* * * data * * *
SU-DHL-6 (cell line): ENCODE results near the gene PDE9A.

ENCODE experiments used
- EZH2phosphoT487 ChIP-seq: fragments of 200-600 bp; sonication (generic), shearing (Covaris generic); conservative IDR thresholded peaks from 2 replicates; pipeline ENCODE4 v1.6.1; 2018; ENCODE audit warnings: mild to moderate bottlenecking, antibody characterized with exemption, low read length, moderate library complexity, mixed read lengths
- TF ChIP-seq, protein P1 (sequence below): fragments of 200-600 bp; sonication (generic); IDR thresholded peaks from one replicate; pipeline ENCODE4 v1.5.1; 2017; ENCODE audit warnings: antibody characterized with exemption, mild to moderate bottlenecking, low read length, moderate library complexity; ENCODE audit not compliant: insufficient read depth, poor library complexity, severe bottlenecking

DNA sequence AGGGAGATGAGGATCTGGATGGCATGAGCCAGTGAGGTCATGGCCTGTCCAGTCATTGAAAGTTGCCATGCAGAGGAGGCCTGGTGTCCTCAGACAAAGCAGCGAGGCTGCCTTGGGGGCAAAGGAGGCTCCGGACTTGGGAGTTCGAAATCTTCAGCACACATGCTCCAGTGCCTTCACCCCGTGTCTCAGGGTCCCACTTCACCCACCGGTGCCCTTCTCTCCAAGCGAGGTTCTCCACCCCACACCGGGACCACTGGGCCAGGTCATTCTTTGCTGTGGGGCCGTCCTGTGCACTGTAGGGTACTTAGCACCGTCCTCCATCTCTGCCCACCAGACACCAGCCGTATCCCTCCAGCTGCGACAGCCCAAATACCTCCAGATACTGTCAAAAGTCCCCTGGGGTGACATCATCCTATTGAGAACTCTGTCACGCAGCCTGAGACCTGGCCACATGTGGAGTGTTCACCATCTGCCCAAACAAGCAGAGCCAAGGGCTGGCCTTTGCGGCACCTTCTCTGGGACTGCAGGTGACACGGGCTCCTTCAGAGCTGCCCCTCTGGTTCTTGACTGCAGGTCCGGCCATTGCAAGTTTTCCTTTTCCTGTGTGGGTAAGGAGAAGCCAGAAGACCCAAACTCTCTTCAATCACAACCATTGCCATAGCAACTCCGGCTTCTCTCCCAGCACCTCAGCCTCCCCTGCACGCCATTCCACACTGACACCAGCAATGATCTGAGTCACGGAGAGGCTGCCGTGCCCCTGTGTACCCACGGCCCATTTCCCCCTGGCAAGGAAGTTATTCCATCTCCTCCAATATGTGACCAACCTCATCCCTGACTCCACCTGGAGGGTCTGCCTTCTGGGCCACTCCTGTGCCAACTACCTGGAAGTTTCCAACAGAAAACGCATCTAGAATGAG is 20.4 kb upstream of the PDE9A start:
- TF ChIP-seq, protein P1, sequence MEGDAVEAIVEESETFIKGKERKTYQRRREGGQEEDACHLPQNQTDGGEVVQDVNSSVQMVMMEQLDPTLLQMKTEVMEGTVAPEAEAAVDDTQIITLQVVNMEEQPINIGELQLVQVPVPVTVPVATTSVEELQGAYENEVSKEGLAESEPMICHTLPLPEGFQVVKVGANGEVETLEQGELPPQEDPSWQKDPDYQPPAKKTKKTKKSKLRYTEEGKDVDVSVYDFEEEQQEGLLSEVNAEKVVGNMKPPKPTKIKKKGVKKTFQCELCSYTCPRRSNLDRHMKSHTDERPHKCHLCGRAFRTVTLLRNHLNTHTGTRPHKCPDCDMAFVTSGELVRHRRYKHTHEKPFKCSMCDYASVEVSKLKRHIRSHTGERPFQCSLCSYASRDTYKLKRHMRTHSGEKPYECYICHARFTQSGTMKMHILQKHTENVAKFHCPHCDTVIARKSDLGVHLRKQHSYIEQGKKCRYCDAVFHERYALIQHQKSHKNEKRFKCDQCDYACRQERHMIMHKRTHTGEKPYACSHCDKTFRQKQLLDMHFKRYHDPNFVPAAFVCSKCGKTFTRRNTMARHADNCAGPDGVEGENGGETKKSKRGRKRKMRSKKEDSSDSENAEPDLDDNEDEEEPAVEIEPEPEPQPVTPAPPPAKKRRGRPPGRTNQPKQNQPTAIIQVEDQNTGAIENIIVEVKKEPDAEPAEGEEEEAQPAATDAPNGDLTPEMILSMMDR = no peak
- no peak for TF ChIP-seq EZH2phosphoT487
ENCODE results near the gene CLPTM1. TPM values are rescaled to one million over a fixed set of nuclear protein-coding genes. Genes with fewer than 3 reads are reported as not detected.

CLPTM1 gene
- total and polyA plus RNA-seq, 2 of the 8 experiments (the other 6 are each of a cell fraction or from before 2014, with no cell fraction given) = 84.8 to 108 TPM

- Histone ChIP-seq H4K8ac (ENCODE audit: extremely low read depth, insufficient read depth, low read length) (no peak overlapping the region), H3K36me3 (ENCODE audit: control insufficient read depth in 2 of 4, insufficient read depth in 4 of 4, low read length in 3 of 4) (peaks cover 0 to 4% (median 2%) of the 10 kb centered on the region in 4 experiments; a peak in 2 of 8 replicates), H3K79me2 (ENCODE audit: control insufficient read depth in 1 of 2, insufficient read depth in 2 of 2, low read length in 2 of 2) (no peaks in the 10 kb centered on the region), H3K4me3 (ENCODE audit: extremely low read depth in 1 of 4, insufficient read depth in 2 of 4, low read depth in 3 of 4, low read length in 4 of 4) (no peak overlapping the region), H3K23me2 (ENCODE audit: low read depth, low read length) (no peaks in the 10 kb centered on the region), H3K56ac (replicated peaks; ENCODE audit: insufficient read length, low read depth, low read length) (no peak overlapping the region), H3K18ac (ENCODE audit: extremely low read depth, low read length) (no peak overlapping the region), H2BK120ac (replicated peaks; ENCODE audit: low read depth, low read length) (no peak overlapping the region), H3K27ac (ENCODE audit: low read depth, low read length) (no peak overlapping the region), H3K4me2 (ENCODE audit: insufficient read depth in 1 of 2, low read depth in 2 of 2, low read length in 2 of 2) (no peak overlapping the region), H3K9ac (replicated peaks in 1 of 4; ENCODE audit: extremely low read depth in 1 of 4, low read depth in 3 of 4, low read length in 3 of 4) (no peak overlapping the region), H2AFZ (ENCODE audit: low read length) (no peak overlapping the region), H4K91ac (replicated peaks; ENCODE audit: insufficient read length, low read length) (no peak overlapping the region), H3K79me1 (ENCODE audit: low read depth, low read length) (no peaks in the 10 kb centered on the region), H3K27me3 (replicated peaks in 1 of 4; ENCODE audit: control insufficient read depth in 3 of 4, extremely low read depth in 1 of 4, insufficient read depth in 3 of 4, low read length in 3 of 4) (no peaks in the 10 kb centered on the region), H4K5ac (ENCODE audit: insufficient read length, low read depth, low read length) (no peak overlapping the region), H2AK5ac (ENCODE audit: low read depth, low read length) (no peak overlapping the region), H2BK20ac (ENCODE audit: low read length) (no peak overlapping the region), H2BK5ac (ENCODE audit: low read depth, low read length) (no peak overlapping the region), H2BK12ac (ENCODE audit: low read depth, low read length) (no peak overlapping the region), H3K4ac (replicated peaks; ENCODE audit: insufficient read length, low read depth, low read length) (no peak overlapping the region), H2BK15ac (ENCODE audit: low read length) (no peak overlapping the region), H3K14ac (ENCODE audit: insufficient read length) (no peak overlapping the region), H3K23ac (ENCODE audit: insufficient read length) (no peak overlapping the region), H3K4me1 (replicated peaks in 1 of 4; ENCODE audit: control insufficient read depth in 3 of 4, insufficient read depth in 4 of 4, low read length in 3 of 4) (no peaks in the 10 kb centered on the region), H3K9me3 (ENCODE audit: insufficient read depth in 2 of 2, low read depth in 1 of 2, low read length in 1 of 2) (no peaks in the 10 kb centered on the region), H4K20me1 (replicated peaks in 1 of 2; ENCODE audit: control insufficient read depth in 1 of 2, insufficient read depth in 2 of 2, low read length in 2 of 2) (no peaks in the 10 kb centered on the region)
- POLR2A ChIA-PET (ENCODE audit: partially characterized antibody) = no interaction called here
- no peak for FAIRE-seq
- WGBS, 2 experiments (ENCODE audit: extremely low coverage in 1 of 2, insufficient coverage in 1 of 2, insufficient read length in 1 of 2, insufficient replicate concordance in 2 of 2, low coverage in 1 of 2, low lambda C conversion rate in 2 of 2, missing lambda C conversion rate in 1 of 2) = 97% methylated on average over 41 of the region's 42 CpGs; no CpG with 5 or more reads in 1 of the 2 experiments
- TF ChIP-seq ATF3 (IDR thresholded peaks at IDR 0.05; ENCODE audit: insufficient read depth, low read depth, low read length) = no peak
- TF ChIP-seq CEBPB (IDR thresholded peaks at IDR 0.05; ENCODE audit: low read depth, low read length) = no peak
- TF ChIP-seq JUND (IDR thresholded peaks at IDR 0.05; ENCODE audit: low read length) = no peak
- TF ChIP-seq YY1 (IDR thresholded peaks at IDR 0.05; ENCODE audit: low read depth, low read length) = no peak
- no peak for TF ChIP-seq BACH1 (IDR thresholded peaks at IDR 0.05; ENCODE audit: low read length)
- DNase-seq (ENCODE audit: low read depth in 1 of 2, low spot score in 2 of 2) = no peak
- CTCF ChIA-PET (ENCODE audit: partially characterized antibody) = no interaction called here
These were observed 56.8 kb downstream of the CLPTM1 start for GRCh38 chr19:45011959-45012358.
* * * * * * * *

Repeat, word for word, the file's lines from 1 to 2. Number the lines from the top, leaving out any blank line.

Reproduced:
SU-DHL-6 (cell line): ENCODE results near the gene PDE9A.

ENCODE experiments used